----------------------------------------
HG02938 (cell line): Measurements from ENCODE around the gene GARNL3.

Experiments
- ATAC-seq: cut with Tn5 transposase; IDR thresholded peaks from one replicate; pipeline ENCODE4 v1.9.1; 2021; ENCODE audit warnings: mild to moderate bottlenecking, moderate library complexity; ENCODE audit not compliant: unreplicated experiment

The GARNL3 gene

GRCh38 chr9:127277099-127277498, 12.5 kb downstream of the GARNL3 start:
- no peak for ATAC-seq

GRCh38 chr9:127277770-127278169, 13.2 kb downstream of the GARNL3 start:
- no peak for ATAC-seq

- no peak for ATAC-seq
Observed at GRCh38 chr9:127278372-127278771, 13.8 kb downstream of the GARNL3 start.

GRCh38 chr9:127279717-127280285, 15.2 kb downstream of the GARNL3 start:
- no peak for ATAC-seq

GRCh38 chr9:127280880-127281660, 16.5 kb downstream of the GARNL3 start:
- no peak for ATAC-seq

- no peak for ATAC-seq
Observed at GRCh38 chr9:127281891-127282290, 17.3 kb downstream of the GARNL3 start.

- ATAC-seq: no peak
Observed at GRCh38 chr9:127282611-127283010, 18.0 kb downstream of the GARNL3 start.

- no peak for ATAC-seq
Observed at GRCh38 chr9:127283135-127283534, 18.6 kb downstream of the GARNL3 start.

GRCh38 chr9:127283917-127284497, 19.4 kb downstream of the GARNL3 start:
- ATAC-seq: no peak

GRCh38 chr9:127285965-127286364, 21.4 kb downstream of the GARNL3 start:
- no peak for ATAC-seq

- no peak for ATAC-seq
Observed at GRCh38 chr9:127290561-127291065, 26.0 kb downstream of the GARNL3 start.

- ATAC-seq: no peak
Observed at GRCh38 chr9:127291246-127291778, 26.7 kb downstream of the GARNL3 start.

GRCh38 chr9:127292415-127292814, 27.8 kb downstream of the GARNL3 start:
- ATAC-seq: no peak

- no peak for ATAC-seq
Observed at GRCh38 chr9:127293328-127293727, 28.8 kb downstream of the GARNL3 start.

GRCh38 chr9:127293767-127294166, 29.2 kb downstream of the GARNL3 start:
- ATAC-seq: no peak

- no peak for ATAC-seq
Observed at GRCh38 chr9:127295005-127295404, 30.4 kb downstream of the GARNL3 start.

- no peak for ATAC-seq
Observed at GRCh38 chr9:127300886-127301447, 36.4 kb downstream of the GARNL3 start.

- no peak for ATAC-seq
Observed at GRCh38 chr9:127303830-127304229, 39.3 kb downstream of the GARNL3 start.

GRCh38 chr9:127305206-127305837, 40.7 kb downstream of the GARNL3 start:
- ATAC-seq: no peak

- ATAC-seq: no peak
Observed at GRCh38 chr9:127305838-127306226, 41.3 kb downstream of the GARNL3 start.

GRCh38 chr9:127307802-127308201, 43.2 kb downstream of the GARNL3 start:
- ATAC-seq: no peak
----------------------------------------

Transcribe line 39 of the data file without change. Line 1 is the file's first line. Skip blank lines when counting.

- no peak for ATAC-seq